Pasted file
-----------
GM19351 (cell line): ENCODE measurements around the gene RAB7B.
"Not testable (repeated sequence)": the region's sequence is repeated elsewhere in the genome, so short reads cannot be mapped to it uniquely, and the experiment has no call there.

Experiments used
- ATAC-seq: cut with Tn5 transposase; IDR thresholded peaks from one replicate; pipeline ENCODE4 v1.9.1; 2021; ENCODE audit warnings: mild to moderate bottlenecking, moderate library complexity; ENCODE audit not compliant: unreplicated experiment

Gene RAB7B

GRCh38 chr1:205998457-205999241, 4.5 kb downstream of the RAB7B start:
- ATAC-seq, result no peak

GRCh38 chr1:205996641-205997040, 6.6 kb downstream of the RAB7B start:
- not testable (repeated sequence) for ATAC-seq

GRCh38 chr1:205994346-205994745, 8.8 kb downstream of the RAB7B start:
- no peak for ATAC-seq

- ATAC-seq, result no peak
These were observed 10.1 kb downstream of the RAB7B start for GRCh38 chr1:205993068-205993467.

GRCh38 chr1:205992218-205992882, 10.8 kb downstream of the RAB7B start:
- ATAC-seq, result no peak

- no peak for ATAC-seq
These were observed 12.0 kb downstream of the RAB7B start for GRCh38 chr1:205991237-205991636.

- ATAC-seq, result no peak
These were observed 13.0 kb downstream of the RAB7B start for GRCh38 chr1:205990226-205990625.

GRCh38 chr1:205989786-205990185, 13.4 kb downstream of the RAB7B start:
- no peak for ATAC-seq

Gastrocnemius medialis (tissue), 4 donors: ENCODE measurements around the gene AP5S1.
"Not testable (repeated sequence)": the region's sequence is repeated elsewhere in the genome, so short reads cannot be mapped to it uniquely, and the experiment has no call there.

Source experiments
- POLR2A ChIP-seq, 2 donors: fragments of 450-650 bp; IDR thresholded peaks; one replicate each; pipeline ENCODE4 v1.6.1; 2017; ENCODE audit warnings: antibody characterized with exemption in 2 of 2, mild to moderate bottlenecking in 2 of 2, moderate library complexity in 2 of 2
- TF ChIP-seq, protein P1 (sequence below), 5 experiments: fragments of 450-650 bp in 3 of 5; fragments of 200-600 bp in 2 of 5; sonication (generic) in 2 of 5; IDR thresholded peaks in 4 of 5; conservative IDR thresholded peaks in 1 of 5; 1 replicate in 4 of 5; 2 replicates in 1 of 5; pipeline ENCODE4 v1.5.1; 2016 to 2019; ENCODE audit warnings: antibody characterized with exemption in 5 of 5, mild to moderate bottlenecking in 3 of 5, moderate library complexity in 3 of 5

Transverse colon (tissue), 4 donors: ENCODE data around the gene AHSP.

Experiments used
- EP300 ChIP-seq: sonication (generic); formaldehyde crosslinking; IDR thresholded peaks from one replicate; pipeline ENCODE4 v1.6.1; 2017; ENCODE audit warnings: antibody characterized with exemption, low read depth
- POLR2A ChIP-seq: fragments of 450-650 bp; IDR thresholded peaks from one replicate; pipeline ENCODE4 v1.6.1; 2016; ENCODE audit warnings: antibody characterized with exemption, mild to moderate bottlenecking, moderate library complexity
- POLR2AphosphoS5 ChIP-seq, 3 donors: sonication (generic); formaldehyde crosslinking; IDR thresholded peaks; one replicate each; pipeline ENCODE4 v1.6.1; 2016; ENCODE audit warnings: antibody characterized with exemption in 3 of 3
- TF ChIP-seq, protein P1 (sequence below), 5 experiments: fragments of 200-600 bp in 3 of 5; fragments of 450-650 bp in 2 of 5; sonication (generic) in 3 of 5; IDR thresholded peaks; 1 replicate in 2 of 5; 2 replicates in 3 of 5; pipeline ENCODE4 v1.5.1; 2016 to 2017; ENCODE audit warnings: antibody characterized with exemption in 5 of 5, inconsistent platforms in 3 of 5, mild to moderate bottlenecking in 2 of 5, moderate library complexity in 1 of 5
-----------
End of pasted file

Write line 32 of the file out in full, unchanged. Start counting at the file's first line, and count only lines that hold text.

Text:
- TF ChIP-seq, protein P1 (sequence below), 5 experiments: fragments of 200-600 bp in 3 of 5; fragments of 450-650 bp in 2 of 5; sonication (generic) in 3 of 5; IDR thresholded peaks; 1 replicate in 2 of 5; 2 replicates in 3 of 5; pipeline ENCODE4 v1.5.1; 2016 to 2017; ENCODE audit warnings: antibody characterized with exemption in 5 of 5, inconsistent platforms in 3 of 5, mild to moderate bottlenecking in 2 of 5, moderate library complexity in 1 of 5